It is coming up on a year since I was diagnosed with cancer. An amazing year it has been. A year of strength, as well as a year of fear. It has been filled with a sense of accomplishment as well as disappointment. I have experienced the whole emotional gauntlet for the last 12 months.

It seems like yesterday, sitting in a room at the hospital with my wife, a couple of nurses, a doctor, and a support worker. “I’m sorry to inform you that you do have cancer.” Amazingly, it didn’t bother me. I’ve experienced cancer before with my ex-wife. Not as the survivor but rather as a caretaker.

Memories came back of vomiting, not eating and basically just feeling like crap. I knew these things would attack me but I thought I would be able to handle it. What bothered me more though was that I would be putting my new wife through this. It is so hard being a caretaker. No matter how much you do, it often feels like it isn’t enough. So while I felt I had the strength to be a survivor, I also wanted the strength to let my wife know how much her help and support meant to me.

The treatment was more than I expected. After 19 of 30 radiation treatments I wanted to quit. I was beat up and defeated. I was scared, nervous, and just wanted to run away and hide. I ended up being admitted to the hospital and would stay there for over three weeks. During that time, I did manage to finish my treatment and got to ring the bell!

What happened in the hospital still bothers me to this day. Even though I was being well looked after I was still attacked while being a patient. Not by the hospital or by anyone from the staff. I was disappointed from a family member. A brother. A lifetime of disappointment continued even when I was weak and very fragile, mentally as well as physically.

On Christmas Eve, which was my birthday, he sent me an e-mail, not wishing me a happy birthday, nor even asking if I was OK. Oh no, the e-mail was about how he couldn’t believe how disappointed I was in them. “Them” being my brothers. The note said, how they (again… brothers) forgot the past and have moved on. Nothing like a little passive aggressive behaviour, eh? How ironic to get a note like that talking about disappointment… wow… just wow.

I’ve never been close to my brothers. They are all within two years of each other, while I was nearly eleven years younger than my oldest brother. I say “was” because he past away last year. I found out through an e-mail. Imagine that. The e-mail said I was so hard to get a hold off, oh and Mike has died.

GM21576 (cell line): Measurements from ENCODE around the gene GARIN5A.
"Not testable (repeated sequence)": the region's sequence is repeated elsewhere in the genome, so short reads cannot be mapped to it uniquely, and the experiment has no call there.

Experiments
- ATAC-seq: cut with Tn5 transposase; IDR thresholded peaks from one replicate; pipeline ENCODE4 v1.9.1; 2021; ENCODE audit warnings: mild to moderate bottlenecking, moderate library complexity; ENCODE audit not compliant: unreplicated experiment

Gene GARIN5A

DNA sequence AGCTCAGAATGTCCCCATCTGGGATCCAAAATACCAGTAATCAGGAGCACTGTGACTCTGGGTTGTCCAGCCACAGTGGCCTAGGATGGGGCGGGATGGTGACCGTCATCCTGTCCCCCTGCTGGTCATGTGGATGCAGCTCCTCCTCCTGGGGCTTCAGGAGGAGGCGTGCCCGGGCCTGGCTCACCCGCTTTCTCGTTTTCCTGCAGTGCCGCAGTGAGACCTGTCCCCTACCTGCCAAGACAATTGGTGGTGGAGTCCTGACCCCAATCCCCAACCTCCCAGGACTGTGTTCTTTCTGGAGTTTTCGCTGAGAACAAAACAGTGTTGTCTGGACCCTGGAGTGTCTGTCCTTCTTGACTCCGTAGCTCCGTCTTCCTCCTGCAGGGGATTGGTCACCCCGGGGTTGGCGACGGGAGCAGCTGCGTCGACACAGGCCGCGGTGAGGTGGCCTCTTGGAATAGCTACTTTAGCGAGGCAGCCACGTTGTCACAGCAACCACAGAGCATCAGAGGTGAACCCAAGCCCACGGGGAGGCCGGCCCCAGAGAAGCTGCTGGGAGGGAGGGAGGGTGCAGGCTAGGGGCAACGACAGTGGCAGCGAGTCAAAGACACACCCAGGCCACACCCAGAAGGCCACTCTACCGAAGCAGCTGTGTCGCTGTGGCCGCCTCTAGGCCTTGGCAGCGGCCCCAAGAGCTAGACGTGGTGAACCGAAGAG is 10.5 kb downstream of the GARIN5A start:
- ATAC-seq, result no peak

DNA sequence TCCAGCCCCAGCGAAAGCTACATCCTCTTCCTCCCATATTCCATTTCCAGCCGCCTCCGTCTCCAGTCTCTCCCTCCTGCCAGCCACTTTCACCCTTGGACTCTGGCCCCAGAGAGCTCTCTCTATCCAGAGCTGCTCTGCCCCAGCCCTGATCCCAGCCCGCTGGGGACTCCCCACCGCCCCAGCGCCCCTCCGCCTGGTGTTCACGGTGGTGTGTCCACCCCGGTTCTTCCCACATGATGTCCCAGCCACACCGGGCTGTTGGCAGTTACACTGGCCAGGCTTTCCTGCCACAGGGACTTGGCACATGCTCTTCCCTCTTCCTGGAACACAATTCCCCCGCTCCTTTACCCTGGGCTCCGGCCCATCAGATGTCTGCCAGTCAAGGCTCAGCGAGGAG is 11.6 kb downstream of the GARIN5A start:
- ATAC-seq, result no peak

Proper etiquette and thinking of someone else’s feelings, the e-mail should have said, “Is it possible for you to call me? My number is ###-####. Please call at once, it is important.” Nope, can’t do that. So, I try calling him. Twice I got an answering machine and twice I left my phone number. I never did get a call back.

Though I am not close to my brothers, it still hit me hard. Not because of past memories but rather it was knowing that a relationship will never happen. It would have been comforting to share those feelings with a sibling but no that wasn’t going to happen.

I didn’t go to the funeral. Yes, he was my brother, but I didn’t know him. The last time I saw him was over a dozen years ago and since my father’s death in 1980, we’ve seen each other a grand total of three times.

Just because someone is family doesn’t mean you need to tow the line. They can be disappointments. They can be great if you keep your place in the family tree and never rock the boat. But as soon as you want your feelings acknowledged you are risking blowing everything up.

By letting go of my family’s secrets I found freedom. My parents weren’t gods. They were sick human beings. I’m disappointed that I am the only one who can acknowledge that fact. They were drunks. They were out of control and they were in control of me. I learned how to survive because of that childhood. Those survival skills helped me find the strength and courage to survive open heart surgery and cancer. Even through all my disappointments with my birth family, I do owe them my thanks because they taught me how to survive.

Author's Bio: 

Dave Harm is a recovering alcoholic who has been sober for over 20 years. He is an NLP Master Practitioner, Hypnotist, and Life Coach. He is the author of three books and the creator of two musical CD's.

He shares his experience and journey on his website